Three women from New Hampshire are petitioning the Supreme Court to take up their case against a local ordinance that makes it illegal for women to be topless in public. The case began in 2016 when Ginger Pierro was arrested for doing yoga while topless on the beach in Laconia. Three days later, Heidi Lilley and Kia Sinclair were arrested when they went topless at the beach to protest Pierro's arrest.
The women sued to have their convictions overturned, arguing that the law treats men and women differently. They lost their appeals and the New Hampshire Supreme Court refused to hear their case, despite acknowledging that the law does treat men and women differently.
"We are extremely disappointed in the Court's ruling that treating women differently than men does not amount to sex discrimination. The Court has effectively condoned making it a crime to be female," their lawyer Dan Hynes said at the time.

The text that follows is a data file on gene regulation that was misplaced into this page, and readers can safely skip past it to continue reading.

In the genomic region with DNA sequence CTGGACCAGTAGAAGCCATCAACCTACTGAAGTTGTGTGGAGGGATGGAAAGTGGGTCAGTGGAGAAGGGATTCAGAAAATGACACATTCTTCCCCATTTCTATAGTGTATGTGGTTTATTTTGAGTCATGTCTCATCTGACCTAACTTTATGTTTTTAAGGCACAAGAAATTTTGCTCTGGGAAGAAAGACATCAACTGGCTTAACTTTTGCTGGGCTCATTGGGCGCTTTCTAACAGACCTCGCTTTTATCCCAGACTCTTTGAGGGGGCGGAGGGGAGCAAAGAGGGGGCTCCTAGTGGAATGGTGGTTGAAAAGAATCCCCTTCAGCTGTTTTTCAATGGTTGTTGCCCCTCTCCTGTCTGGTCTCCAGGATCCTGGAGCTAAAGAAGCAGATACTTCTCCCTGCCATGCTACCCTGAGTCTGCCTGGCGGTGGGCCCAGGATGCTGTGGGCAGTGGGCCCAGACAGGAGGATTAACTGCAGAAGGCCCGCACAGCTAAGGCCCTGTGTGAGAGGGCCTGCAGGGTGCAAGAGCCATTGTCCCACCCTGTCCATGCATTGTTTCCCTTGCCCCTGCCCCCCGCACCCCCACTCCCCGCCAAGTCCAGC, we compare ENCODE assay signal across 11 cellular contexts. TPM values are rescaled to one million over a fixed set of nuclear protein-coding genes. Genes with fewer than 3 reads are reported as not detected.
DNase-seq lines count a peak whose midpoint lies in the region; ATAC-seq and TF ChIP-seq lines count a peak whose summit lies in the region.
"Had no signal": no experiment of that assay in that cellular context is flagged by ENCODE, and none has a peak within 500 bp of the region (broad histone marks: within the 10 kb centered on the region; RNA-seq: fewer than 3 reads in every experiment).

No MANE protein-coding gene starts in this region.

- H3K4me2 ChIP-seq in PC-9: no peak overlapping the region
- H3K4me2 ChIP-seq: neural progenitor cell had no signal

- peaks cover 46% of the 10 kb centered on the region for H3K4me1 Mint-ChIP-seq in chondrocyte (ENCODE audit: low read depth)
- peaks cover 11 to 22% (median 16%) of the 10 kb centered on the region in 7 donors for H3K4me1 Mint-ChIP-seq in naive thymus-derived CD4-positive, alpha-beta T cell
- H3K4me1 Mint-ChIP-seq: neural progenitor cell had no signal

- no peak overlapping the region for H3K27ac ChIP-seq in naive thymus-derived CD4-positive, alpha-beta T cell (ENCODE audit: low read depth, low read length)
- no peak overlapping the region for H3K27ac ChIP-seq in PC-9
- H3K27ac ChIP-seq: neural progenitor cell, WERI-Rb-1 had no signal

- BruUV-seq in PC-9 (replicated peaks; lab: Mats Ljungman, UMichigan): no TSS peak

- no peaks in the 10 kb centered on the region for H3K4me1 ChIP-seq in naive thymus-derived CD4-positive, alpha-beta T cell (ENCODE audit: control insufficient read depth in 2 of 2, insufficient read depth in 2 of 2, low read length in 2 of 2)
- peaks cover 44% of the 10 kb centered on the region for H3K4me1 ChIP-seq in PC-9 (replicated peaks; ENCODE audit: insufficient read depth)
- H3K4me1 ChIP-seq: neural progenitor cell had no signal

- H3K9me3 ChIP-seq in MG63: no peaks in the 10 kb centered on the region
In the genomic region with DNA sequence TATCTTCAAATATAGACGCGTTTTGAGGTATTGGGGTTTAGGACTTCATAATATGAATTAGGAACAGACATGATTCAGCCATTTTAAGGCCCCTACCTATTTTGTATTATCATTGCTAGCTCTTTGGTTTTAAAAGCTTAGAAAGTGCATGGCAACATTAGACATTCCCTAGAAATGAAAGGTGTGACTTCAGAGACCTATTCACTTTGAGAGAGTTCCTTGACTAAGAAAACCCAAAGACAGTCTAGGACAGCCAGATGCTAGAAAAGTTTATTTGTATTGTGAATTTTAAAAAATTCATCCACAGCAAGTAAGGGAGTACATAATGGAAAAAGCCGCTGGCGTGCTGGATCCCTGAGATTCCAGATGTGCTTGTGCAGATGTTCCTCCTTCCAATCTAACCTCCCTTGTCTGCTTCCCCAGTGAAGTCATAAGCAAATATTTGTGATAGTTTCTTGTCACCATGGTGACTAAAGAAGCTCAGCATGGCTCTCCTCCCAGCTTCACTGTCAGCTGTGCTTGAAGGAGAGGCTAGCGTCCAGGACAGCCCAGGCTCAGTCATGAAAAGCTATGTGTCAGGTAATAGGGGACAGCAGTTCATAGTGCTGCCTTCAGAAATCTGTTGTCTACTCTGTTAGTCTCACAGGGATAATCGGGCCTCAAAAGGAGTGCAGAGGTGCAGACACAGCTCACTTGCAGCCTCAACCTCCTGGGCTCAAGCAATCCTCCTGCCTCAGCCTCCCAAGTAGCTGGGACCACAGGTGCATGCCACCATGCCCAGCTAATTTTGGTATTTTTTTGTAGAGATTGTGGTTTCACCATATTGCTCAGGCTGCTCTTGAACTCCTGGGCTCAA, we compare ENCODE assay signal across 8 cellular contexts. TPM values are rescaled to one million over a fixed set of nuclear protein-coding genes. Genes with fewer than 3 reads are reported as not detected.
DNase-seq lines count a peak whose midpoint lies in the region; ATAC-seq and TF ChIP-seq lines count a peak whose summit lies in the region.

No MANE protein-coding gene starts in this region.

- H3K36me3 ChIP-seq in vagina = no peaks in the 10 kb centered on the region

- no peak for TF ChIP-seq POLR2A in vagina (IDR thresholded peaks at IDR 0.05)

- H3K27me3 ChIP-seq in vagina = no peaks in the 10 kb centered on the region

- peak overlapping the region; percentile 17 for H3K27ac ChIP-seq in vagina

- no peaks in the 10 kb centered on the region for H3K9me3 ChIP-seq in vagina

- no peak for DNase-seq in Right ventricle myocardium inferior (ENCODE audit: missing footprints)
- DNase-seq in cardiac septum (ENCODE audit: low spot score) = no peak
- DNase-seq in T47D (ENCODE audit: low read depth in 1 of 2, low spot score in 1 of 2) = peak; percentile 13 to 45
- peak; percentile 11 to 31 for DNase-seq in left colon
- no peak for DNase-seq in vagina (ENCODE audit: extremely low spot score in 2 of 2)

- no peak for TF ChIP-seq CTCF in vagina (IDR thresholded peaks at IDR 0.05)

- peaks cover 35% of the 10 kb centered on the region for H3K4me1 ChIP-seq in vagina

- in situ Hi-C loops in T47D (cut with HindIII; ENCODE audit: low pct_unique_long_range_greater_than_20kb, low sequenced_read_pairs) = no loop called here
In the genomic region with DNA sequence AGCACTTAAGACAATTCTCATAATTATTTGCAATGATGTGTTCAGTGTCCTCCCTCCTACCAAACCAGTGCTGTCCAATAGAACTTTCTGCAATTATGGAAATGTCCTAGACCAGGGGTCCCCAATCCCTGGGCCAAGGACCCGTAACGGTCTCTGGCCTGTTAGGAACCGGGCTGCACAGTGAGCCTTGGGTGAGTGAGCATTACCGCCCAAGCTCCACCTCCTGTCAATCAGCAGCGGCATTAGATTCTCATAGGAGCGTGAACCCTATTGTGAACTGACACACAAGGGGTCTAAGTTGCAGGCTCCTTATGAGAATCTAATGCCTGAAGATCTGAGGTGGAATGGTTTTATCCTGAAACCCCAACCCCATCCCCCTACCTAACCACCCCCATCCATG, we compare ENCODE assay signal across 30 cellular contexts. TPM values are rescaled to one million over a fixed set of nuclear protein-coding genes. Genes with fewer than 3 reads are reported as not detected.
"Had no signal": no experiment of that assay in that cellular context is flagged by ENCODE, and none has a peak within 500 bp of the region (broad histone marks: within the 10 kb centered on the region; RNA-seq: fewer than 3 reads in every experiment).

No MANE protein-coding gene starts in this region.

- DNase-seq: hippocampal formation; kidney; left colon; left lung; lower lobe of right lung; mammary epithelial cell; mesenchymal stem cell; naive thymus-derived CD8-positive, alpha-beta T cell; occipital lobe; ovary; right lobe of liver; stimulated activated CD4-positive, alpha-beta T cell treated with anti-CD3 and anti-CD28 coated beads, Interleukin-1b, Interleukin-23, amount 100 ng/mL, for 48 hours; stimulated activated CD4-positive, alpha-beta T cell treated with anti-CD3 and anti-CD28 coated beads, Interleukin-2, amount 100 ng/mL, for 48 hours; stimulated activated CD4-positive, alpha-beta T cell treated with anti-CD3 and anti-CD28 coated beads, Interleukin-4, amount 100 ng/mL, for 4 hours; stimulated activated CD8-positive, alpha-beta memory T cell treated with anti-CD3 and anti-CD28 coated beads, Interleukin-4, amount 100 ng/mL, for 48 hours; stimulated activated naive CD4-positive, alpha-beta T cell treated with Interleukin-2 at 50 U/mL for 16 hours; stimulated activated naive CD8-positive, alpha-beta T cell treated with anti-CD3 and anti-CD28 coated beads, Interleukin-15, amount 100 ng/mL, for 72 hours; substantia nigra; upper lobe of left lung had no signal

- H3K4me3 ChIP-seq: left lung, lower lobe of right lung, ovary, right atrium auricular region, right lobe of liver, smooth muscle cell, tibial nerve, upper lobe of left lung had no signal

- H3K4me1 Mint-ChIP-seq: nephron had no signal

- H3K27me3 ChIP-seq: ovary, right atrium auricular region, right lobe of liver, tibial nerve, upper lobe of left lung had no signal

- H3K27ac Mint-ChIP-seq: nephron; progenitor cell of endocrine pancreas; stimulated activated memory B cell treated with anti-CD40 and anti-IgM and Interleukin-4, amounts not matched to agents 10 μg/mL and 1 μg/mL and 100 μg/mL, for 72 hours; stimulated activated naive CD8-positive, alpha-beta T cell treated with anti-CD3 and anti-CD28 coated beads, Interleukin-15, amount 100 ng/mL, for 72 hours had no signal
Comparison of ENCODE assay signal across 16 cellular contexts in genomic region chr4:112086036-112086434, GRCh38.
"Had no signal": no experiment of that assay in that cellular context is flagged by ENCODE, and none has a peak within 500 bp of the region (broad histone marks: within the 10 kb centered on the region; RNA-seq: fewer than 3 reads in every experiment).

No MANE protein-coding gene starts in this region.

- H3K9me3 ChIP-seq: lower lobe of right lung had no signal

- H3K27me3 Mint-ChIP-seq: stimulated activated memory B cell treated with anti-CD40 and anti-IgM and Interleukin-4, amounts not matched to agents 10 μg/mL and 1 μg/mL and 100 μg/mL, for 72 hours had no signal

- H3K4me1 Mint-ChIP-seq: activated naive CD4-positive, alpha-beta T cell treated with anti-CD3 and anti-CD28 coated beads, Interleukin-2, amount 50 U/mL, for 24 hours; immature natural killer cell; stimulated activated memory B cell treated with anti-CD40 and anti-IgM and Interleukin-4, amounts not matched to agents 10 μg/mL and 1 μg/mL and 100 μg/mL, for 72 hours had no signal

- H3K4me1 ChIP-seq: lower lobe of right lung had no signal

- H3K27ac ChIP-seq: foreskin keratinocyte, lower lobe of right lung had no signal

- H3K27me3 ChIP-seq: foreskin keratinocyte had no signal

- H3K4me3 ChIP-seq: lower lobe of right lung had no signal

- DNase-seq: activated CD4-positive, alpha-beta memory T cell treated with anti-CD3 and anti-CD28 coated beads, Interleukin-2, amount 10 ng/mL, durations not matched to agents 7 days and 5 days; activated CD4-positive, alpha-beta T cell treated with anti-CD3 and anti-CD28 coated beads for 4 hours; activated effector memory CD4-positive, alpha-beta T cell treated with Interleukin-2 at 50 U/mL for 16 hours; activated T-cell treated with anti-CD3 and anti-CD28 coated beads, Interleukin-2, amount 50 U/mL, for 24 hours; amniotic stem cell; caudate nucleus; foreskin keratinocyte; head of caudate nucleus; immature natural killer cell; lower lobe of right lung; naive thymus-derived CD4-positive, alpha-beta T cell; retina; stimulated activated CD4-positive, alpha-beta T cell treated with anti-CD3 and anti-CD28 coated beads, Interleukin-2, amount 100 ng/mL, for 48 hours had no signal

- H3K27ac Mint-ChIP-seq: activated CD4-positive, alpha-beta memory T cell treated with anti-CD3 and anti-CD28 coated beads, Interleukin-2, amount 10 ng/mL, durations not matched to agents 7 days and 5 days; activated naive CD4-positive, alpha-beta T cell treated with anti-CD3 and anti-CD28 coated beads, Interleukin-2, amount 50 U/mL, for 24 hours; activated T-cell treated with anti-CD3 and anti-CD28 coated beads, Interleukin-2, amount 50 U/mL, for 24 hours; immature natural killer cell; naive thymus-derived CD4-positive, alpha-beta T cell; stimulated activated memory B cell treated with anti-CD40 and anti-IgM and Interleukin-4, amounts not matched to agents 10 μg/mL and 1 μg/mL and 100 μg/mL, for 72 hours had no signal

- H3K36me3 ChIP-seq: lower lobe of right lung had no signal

After losing in the state courts, the women then decided to pursue a legislative solution, hoping to convince New Hampshire lawmakers to ensure their right to be topless in public.
While those efforts have stalled, their case got new life in February after a federal appeals court for the 10th Circuit struck down a topless ban in Fort Collins, Colorado. The women hope that the Supreme Court will take their case when its new term begins in October.
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